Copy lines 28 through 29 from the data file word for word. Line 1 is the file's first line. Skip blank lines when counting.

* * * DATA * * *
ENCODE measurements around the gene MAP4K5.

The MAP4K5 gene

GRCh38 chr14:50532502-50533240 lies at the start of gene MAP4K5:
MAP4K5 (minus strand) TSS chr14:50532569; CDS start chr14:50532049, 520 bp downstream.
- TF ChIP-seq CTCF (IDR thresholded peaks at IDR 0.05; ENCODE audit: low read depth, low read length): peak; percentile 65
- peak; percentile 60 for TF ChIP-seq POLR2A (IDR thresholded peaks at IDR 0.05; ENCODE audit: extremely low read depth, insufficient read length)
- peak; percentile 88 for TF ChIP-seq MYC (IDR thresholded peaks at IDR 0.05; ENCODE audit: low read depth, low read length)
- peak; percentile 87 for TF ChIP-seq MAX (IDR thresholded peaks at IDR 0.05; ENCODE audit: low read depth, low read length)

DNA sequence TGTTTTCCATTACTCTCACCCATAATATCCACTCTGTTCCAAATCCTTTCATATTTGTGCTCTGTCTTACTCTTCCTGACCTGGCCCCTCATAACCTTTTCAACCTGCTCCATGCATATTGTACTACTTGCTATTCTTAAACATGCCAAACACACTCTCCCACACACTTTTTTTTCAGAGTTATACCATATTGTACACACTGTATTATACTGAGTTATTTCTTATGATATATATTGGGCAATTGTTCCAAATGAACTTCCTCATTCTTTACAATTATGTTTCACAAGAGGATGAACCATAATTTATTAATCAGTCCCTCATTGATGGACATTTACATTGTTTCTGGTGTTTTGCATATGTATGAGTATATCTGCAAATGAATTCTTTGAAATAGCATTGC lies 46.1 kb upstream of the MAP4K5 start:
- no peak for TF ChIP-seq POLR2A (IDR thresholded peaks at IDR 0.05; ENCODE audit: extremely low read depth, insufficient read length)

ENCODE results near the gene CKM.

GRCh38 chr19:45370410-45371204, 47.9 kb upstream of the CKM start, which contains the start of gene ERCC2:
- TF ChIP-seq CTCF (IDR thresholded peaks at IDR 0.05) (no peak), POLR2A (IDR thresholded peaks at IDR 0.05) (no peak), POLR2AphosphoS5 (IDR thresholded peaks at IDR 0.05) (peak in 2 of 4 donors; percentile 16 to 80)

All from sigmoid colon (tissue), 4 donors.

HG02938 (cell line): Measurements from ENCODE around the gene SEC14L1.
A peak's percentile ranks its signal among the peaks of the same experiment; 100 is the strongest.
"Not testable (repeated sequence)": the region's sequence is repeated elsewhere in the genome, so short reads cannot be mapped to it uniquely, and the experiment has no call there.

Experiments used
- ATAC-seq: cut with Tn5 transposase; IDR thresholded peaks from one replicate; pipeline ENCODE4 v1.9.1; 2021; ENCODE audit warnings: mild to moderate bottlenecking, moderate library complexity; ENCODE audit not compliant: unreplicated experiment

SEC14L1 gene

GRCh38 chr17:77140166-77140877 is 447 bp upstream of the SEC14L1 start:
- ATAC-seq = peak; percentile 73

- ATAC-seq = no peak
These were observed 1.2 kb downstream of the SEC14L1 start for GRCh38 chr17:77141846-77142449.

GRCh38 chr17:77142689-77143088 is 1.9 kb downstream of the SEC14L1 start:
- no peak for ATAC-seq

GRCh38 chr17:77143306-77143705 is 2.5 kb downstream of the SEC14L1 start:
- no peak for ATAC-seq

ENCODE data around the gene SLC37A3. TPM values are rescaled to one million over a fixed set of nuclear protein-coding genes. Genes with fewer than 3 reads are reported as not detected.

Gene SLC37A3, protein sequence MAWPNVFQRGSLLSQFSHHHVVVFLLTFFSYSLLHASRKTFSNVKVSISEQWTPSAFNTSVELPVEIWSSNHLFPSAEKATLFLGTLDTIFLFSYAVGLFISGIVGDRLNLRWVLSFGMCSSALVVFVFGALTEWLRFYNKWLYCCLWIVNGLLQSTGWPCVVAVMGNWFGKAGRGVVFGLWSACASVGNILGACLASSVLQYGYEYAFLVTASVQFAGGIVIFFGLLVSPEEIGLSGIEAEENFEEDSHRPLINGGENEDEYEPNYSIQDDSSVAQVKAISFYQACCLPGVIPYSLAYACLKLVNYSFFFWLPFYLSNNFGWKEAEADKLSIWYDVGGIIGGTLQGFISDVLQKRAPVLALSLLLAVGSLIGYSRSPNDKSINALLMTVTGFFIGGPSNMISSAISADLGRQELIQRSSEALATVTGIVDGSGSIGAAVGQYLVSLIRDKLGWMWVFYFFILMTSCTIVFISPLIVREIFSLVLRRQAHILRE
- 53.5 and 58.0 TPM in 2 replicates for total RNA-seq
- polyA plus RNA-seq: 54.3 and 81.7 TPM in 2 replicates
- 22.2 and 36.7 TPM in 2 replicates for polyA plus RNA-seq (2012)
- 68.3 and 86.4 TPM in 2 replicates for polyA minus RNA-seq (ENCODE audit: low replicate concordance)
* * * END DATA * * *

- no peak for ATAC-seq

ENCODE data around the gene SLC37A3. TPM values are rescaled to one million over a fixed set of nuclear protein-coding genes. Genes with fewer than 3 reads are reported as not detected.